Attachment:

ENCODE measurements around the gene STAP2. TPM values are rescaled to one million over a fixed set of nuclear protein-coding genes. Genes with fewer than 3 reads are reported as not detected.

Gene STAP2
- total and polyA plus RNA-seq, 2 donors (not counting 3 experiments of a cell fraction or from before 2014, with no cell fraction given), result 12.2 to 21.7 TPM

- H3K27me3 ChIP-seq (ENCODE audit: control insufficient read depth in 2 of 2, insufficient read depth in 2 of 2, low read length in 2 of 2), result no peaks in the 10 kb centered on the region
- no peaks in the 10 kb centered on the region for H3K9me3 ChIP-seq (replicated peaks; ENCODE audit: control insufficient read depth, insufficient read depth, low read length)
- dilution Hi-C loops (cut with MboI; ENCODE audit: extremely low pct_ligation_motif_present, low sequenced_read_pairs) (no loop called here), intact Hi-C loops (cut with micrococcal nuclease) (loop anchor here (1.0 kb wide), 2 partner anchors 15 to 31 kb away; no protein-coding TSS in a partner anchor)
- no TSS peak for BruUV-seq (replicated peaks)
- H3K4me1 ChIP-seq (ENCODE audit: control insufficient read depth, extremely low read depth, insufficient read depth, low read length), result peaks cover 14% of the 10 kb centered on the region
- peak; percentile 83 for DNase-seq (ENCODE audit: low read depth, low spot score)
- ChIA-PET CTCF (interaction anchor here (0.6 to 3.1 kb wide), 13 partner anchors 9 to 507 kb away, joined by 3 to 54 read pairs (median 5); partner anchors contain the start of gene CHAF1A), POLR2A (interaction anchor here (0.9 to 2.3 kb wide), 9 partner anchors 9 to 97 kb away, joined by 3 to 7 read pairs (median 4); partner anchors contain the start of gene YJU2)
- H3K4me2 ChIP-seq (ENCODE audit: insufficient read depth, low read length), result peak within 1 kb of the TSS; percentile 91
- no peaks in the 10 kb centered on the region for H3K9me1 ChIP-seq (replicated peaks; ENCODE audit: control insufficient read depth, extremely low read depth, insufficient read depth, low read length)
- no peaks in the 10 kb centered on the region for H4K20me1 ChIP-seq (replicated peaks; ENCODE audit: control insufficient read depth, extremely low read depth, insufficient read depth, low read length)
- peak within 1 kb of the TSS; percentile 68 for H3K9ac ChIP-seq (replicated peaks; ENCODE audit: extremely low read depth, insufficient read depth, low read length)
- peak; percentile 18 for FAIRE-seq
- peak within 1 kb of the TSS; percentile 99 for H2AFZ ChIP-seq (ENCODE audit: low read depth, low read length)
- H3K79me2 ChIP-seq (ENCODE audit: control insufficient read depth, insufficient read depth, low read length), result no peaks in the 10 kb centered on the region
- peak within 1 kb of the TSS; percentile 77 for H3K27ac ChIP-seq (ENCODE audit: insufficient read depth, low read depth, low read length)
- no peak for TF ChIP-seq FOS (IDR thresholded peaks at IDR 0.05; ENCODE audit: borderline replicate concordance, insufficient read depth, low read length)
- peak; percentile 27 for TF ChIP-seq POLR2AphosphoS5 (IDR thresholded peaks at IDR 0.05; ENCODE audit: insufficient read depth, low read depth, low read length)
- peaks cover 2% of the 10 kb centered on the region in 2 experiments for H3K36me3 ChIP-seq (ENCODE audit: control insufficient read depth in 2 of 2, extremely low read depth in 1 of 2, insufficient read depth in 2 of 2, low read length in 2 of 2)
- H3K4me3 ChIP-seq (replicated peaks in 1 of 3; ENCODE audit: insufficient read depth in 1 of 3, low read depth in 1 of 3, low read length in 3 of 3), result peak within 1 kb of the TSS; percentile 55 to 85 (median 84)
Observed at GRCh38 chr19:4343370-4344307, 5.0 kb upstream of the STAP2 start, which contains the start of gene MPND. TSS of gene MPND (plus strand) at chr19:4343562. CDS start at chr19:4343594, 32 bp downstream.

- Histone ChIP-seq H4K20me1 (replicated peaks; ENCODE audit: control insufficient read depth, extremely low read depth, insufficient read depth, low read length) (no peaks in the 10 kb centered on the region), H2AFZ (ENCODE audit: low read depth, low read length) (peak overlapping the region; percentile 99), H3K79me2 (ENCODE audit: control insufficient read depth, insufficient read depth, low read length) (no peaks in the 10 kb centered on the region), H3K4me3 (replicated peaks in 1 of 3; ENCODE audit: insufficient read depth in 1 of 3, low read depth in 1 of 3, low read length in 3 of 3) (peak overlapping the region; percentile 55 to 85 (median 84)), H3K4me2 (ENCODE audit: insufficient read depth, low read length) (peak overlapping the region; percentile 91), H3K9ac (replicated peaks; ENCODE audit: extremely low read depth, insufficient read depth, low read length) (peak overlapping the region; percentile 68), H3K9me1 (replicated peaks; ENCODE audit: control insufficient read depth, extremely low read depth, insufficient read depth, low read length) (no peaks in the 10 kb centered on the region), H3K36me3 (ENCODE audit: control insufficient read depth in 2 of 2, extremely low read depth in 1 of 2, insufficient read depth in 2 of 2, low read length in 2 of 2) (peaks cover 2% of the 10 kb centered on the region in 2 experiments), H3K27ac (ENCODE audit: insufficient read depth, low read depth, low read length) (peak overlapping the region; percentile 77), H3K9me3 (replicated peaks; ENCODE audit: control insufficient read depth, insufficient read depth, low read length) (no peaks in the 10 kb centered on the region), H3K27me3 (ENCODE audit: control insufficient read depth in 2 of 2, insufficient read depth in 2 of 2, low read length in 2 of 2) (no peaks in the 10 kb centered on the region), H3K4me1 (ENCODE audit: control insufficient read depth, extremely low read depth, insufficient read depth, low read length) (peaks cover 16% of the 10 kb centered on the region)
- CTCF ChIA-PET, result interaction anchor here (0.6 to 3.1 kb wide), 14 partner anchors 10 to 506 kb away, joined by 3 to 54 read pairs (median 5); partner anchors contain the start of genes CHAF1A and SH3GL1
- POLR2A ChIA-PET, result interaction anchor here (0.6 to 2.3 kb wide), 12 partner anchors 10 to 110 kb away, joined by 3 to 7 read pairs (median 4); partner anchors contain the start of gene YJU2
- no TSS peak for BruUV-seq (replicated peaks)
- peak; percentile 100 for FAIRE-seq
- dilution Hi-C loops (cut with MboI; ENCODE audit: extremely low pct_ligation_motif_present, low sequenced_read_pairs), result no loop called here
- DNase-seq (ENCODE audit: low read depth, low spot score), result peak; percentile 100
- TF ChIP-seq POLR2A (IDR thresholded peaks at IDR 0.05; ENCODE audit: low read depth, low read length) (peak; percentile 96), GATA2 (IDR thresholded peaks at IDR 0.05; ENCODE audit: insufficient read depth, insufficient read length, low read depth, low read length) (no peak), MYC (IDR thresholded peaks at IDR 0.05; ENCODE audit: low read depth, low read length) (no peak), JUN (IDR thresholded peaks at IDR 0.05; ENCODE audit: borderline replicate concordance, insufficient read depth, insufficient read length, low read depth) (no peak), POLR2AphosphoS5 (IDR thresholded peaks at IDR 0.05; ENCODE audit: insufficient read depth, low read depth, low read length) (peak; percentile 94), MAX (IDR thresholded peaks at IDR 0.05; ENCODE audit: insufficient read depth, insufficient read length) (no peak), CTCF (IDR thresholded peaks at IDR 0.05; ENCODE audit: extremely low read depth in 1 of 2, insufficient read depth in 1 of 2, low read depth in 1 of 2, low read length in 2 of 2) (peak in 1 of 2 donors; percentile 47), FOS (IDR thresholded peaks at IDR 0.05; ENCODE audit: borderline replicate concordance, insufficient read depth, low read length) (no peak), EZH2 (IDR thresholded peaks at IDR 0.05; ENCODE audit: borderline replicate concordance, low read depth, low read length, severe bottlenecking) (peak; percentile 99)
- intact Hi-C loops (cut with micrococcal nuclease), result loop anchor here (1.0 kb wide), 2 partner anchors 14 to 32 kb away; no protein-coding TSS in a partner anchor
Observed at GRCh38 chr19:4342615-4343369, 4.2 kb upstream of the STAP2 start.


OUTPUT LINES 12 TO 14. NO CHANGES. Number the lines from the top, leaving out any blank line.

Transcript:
- no peaks in the 10 kb centered on the region for H3K9me1 ChIP-seq (replicated peaks; ENCODE audit: control insufficient read depth, extremely low read depth, insufficient read depth, low read length)
- no peaks in the 10 kb centered on the region for H4K20me1 ChIP-seq (replicated peaks; ENCODE audit: control insufficient read depth, extremely low read depth, insufficient read depth, low read length)
- peak within 1 kb of the TSS; percentile 68 for H3K9ac ChIP-seq (replicated peaks; ENCODE audit: extremely low read depth, insufficient read depth, low read length)